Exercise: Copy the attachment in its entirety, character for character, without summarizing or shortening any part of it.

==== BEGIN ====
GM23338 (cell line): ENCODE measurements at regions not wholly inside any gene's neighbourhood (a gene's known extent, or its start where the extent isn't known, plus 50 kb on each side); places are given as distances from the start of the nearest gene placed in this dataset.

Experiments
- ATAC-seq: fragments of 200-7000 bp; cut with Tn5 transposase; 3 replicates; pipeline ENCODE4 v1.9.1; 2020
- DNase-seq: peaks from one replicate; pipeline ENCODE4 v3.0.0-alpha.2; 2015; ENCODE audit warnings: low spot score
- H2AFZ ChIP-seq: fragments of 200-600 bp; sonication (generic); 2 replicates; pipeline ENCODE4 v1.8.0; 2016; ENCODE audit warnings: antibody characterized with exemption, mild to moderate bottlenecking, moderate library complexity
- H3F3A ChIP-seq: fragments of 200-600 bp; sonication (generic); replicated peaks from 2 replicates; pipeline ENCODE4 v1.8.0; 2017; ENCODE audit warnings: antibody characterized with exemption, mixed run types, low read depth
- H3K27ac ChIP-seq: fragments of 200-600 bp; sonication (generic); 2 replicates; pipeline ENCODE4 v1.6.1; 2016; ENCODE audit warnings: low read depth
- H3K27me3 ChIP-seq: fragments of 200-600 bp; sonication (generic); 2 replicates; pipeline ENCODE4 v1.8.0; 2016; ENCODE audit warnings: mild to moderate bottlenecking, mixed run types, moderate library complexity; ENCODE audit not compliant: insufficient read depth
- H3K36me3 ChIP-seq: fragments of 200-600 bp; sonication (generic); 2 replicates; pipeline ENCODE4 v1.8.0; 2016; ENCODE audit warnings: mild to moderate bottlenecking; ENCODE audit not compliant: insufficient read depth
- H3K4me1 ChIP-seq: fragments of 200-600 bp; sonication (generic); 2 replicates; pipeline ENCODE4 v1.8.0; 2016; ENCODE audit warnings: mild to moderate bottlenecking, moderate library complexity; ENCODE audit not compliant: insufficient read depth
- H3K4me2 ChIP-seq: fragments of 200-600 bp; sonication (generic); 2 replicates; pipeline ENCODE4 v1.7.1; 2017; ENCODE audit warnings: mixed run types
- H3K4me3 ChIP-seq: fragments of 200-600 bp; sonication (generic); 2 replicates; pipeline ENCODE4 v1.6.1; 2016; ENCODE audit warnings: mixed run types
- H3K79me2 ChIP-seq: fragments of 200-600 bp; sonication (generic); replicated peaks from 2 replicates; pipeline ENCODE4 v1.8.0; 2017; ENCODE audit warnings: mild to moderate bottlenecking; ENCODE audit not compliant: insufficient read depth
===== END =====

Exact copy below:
GM23338 (cell line): ENCODE measurements at regions not wholly inside any gene's neighbourhood (a gene's known extent, or its start where the extent isn't known, plus 50 kb on each side); places are given as distances from the start of the nearest gene placed in this dataset.

Experiments
- ATAC-seq: fragments of 200-7000 bp; cut with Tn5 transposase; 3 replicates; pipeline ENCODE4 v1.9.1; 2020
- DNase-seq: peaks from one replicate; pipeline ENCODE4 v3.0.0-alpha.2; 2015; ENCODE audit warnings: low spot score
- H2AFZ ChIP-seq: fragments of 200-600 bp; sonication (generic); 2 replicates; pipeline ENCODE4 v1.8.0; 2016; ENCODE audit warnings: antibody characterized with exemption, mild to moderate bottlenecking, moderate library complexity
- H3F3A ChIP-seq: fragments of 200-600 bp; sonication (generic); replicated peaks from 2 replicates; pipeline ENCODE4 v1.8.0; 2017; ENCODE audit warnings: antibody characterized with exemption, mixed run types, low read depth
- H3K27ac ChIP-seq: fragments of 200-600 bp; sonication (generic); 2 replicates; pipeline ENCODE4 v1.6.1; 2016; ENCODE audit warnings: low read depth
- H3K27me3 ChIP-seq: fragments of 200-600 bp; sonication (generic); 2 replicates; pipeline ENCODE4 v1.8.0; 2016; ENCODE audit warnings: mild to moderate bottlenecking, mixed run types, moderate library complexity; ENCODE audit not compliant: insufficient read depth
- H3K36me3 ChIP-seq: fragments of 200-600 bp; sonication (generic); 2 replicates; pipeline ENCODE4 v1.8.0; 2016; ENCODE audit warnings: mild to moderate bottlenecking; ENCODE audit not compliant: insufficient read depth
- H3K4me1 ChIP-seq: fragments of 200-600 bp; sonication (generic); 2 replicates; pipeline ENCODE4 v1.8.0; 2016; ENCODE audit warnings: mild to moderate bottlenecking, moderate library complexity; ENCODE audit not compliant: insufficient read depth
- H3K4me2 ChIP-seq: fragments of 200-600 bp; sonication (generic); 2 replicates; pipeline ENCODE4 v1.7.1; 2017; ENCODE audit warnings: mixed run types
- H3K4me3 ChIP-seq: fragments of 200-600 bp; sonication (generic); 2 replicates; pipeline ENCODE4 v1.6.1; 2016; ENCODE audit warnings: mixed run types
- H3K79me2 ChIP-seq: fragments of 200-600 bp; sonication (generic); replicated peaks from 2 replicates; pipeline ENCODE4 v1.8.0; 2017; ENCODE audit warnings: mild to moderate bottlenecking; ENCODE audit not compliant: insufficient read depth